According to me there are two distinct aspects of schooling – one that teaches us ‘Living’ and the other that teaches us ‘Livelihood’. Schools today are clearly gearing up our children to get a livelihood for themselves. Schools exist today because of a belief that what they teach can get a livelihood in future. Most of the innovation in education in the past few decades has happened in the area of livelihood. Almost every other product or service these days seems to focus on how we could make our children get more marks and hopefully someday a good job.

We are clearly not teaching our children ‘how to live’. I think it is time for us to hold back our horses of achievements and ask ourselves this question – “What are we doing in our schools to teach our children to Live?” Answers to this question will take us in a journey that will make our schools more meaningful and effective. Let us focus on living and livelihood will take care of itself.




I, We & You

It is strange how life teaches us as years pass by. While I was growing up and as a student the biggest objective in life was to become independent. Everyone around me seemed to propel me in the direction of independence. Life was all about personal achievement, the more I achieved for myself the more I felt accomplished. What started of as my studies, my assignments, my exams, my grades led to my profession, my income, my possessions. When the ‘I’ was satisfied I guess I realized that I was kind of incomplete. Thankfully I achieved success financially and socially pretty early in life. It was around this time that I realized that in my effort to satisfy the ‘I’ what I had left behind were my family and friends.

Being an entrepreneur organizational success mattered a lot more than personal achievements, it was during this journey that I learned at work that ‘I’ takes you only a certain distance; ‘We’ goes a long way ahead. The more I left behind the ‘I’ and embraced the ‘We’ the more I seemed to propel ahead in life. From then on life was all about ‘We’.

I have spent the last decade trying to focus on the ‘We’ but funnily enough the biggest challenge to being ‘We’ comes from the ‘I’. I get into a lot of issues whenever the ‘I’ crops up and tries to supersede the ‘We’. Its hard work, guess from childhood I was taught to give a lot more importance to the ‘I’ and it kind of comes naturally. It is very difficult to unlearn what I had learnt in school and college and home, somehow when I look back everyone around me taught me to become selfish and I have lived up to their expectations I guess.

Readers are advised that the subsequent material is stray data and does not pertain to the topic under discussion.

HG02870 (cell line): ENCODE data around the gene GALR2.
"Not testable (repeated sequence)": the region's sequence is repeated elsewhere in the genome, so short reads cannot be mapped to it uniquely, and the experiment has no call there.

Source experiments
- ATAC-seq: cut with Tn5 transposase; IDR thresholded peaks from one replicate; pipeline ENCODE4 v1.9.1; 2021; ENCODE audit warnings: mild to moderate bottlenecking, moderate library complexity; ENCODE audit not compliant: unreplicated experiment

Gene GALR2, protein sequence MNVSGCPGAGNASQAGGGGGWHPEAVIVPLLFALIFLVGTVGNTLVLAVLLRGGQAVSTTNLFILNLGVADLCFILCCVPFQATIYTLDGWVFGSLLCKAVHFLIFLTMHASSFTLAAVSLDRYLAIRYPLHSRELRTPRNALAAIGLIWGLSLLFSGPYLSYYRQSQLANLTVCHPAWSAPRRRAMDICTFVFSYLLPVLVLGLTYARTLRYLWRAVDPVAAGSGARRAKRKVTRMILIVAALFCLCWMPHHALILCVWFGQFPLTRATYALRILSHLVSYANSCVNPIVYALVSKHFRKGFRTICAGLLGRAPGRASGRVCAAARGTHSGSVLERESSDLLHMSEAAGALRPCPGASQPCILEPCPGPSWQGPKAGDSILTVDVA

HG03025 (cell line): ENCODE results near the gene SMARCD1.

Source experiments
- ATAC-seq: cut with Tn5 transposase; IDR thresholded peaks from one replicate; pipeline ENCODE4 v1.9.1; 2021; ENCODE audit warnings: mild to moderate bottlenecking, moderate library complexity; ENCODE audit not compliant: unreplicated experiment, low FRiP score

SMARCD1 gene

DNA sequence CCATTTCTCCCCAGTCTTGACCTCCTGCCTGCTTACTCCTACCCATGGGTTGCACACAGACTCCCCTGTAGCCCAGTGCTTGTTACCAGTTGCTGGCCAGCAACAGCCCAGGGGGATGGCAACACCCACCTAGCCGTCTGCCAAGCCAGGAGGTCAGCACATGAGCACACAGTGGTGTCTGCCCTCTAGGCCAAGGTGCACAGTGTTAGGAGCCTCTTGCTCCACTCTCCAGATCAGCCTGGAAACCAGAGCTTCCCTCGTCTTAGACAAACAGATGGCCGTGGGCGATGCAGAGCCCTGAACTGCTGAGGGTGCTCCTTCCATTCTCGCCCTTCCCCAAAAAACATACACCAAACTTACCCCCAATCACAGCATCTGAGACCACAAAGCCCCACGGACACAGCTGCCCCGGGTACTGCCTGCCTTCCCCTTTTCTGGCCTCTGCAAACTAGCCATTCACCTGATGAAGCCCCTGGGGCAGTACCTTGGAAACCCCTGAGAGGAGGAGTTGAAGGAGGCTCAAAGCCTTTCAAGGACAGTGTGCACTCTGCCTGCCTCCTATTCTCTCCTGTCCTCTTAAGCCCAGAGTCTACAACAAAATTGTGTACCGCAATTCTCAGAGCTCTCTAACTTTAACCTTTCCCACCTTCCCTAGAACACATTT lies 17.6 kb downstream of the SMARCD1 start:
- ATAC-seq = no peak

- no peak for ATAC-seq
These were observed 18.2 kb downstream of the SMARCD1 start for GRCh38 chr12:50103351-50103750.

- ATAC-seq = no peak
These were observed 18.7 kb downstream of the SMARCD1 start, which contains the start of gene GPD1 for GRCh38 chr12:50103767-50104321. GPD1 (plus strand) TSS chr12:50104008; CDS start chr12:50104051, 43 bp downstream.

We is about you and me, what it actually means is that even in the ‘We’ there is 50% ‘I’. So strictly speaking the ‘We’ keeps the ‘I’ alive, complicating matters in various funny ways.

It is very recently that I realized that life gets a completely different meaning when the ‘I’ and the ‘We’ is replaced by ‘You’. The moment we put the other person in focus, ahead of us everything changes. We become more empathetic, more aware, more sensitive and I guess a lot more human.

Education is all about being a better human and a better citizen. There is no simpler way to teach children to be better humans – all we need to do is to teach them to be mindful and focus on the ‘You’ in their lives. The ‘You’ can be humans or the animals or the environment or the nation. Focusing on ‘You’ can certainly make this world a better place.

Teacher, Discipline and Value

I am dead sure that this is going to be one of the best years ever for all of us. I see a lot of signs around that suggest that our country is in for some good times economically and socially. School education in particular will see a consolidation in the coming year. I am glad educators have come to realize that there is no short cut creating an institution of high standards. Infrastructure and technology are basics that schools need. It is high time schools stopped boasting of these basics and focused on the real issues they have on hand – school systems and processes, teacher empowerment and school environment.

Mentor Conclave 2014 that was held in 5 cities in the month of December was a resounding success. We tried a new format this year and travelled to different locations for a one-day event instead of a 3-day mega event in Bengaluru. The response from the educators was phenomenal.

The highlight of the conclave according to me was the presentation that Dr. Vidya Shetty made on School Improvement. She has put together years of her experiences of starting and running several odd schools into an amazing system that helps in understanding, documenting and improving Performance Standards in schools. It was very heartening to note that several schools have already started implementing her recommendations and I am very excited to see the outcomes in the coming years.